Accounting and Frequent Flyer Programs

Alaska Air made a $5.2 million accounting error in the third quarter related to its frequent flyer program.

They sold a bunch of bonus miles to their partners and booked the revenue. That turns out to have been the problem — because their accounting practices require them to book revenue when the miles are redeemed rather than sold.

That simple item may offer a window into the behavior of airlines offering award sales and alternative redemption options. In the case of award sales, customers are encouraged to book award flights they otherwise wouldn’t — allowing the airline to recognize revenue. In the case of alternative redemption options (such as magazines for miles or even points exchanges), the airline gets to book revenue even though it also has a cash cost. In this latter case the airline may not be fundamentally financially better off, at least from a cashflow perspective, but appears to be better off in their financial statements. In the strange world of FASB, this may be a case of accounting rules driving redemption options.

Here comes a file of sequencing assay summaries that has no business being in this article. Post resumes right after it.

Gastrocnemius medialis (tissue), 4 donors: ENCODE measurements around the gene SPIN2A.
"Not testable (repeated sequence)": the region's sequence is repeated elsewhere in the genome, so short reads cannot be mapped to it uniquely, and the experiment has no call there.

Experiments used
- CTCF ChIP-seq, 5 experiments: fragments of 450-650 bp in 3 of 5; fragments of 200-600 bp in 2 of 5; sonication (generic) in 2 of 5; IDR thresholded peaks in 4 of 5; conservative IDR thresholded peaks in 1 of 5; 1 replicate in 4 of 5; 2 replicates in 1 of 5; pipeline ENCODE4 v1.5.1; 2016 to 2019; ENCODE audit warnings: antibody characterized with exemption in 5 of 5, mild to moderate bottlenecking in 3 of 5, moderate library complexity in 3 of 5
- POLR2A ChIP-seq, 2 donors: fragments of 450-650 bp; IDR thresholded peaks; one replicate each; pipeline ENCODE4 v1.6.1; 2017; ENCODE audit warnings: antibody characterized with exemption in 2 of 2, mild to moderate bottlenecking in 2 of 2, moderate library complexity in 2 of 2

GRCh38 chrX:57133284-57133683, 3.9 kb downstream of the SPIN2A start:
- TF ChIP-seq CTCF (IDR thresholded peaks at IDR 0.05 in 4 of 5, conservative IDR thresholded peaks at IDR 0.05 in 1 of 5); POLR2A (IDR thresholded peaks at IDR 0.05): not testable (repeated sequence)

Hat tip to Chris Elliott.

About Gary Leff

Gary Leff is one of the foremost experts in the field of miles, points, and frequent business travel - a topic he has covered since 2002. Co-founder of frequent flyer community InsideFlyer.com, emcee of the Freddie Awards, and named one of the "World's Top Travel Experts" by Conde' Nast Traveler (2010-Present) Gary has been a guest on most major news media, profiled in several top print publications, and published broadly on the topic of consumer loyalty. More About Gary »

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